Goodell was asked by a St. Louis reporter if the NFL was committed to keeping a franchise in the city long-term.

“The answer is we want to keep our franchises where they are, so we’d love to have the St. Louis Rams stay in St. Louis,” Goodell said. "There are lease issues that are going through the process, as you know, they were articulated very clearly in the lease. Both parties are engaging in that, and their having that dialogue will allow that process to play out, and at that point in time (it) will be more clear about what the issues are and what we need to do to resolve them.”

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Posted on: February 3, 2012 12:01 am
 

Goodell: If NFL expands, it'll add two more teams

GoodellBy Josh Katzowitz

It’s no secret the NFL wants to expand to Los Angeles. And while so much of the attention has been focused on which franchise would relocate to L.A. -- whether it’s the Chargers, Vikings, Jaguars or Rams -- we haven’t discussed much the possibility of the NFL expanding.

Apparently, that’s an option.

Commissioner Roger Goodell said Thursday on Costas Live on the NBC Sports Network that if the league places a team in L.A., the NFL probably would add two more franchises to make it an even 34.

Goodell said the league "doesn't want to move any of our teams” and “we probably don’t want to go to 33” if the NFL decides expansion is a good choice.

The last time the NFL added an expansion team was the Texans in 2002 to move from 31 teams to 32. Goodell told Bob Costas that there is no timetable for putting a team back in L.A. for the first time since the Rams left for St. Louis and the Raiders returned to Oakland in 1994.

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Posted on: January 25, 2012 12:22 pm
Edited on: January 26, 2012 5:45 am
 

Roger Goodell gets five-year extension to 2019

Goodell should be all smiles with his new five-year extension. (Getty Images)
By Will Brinson

Football is more popular than ever and Commissioner Roger Goodell deserves a lot of the credit for that. The owners apparently believe so too, as they extended Goodell's contract for five more years, through March of 2019.

The news, as first reported by Daniel Kaplan of Sports Business Journal, means that Goodell will remain the NFL's commissioner through the 2018 season.

"It is a privilege for me to serve the NFL," Goodell said in a statement. "It is the only place I have ever wanted to work. I am grateful for the contributions and counsel of NFL owners in managing our league, the talented staff that supports us, and the players and coaches that perform their magic on the field. It is truly a team effort. I am eagerly looking ahead to the challenge of building on our momentum and doing all we can to improve our game for the fans and everyone that is part of our league."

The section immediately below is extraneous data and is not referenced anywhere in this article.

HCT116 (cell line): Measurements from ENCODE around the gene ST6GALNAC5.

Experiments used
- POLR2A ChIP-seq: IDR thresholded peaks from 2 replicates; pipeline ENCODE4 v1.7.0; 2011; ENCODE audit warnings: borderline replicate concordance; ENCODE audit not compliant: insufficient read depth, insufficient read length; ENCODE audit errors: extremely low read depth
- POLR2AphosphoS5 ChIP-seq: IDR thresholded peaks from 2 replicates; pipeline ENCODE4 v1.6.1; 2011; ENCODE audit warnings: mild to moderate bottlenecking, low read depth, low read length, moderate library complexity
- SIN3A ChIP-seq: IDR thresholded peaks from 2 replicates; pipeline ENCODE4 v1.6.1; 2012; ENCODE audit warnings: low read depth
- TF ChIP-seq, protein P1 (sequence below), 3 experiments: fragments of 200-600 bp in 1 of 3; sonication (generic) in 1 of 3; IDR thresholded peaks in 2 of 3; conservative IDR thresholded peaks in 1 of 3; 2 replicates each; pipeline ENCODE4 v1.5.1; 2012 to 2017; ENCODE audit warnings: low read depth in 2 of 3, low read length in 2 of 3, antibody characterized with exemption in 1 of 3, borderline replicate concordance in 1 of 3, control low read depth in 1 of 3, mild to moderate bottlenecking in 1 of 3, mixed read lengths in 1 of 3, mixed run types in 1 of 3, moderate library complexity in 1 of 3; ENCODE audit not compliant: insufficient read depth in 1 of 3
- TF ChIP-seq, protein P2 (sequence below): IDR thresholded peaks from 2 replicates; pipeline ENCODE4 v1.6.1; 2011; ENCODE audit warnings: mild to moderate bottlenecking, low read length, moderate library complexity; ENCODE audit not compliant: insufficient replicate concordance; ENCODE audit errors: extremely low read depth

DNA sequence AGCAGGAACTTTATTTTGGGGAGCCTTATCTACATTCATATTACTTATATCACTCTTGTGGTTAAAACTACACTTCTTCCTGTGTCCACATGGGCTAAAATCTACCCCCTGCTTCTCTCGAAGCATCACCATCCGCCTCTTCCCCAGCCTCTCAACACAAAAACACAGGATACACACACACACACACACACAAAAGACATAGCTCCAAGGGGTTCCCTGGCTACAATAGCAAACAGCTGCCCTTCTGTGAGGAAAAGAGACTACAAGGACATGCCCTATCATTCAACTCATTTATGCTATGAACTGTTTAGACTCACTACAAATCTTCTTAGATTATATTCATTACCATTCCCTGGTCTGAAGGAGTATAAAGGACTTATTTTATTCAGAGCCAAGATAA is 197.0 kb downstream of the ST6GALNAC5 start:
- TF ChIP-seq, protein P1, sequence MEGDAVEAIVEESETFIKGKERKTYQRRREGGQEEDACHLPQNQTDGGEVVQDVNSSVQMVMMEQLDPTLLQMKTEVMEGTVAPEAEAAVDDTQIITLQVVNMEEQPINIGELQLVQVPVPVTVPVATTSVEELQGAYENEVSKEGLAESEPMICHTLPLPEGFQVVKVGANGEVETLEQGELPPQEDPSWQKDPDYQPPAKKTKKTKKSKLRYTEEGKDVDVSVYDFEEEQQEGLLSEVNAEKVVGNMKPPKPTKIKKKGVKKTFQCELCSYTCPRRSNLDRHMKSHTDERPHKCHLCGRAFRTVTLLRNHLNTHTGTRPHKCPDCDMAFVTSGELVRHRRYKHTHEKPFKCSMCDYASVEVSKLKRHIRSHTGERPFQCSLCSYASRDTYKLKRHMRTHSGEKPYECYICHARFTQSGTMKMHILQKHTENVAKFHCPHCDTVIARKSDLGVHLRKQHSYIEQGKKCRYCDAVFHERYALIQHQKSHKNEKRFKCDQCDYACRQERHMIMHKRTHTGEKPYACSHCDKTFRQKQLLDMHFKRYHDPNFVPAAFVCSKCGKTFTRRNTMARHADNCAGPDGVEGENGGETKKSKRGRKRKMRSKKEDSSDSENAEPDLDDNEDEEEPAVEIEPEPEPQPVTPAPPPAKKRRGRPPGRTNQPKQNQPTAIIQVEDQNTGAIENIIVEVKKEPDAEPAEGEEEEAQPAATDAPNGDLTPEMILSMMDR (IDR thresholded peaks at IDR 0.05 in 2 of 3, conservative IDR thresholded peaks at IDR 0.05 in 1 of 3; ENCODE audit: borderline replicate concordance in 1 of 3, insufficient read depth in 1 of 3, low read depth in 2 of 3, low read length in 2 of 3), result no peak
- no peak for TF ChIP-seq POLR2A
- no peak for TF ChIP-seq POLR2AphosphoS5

Goodell took over for Paul Tagliabue in 2006 and his original five-year contract was extended in 2009 through 2014.

"I speak on behalf of 32 NFL club owners in saying we are fortunate to have Roger Goodell as our commissioner," Falcons owner and Chairman of the Competition Committee Arthur Blank said. "Since becoming commissioner in 2006, the NFL -- already the leader in professional sports -- has gotten even stronger. As evidenced by this contract extension, we have great confidence in Roger's vision and leadership of the NFL. Our clubs, players and fans could not ask for a better CEO."

Highlights of Goodell's tenure include a 10-year labor agreement, a rise in popularity of the NFL, a new merchandise agreement with Nike that begins in 2012, bananas television ratings, and new television contracts. Additionally, the league has placed an emphasis on player safety and expanded the league's popularity to Europe.

"I speak on behalf of 32 NFL club owners in saying we are fortunate to have Roger Goodell as our commissioner," Falcons owner Arthur Blank said in a statement, via Breer.

The NFL, despite suffering through a lengthy lockout in the offseason, had one of the most successful years in league history in 2011. There's little question that professional football will continue to grow and Goodell, who's been a major part of the NFL's success over the past half decade, will continue to help it do so.

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The views expressed in this blog are solely those of the author and do not reflect the views of CBS Sports or CBSSports.com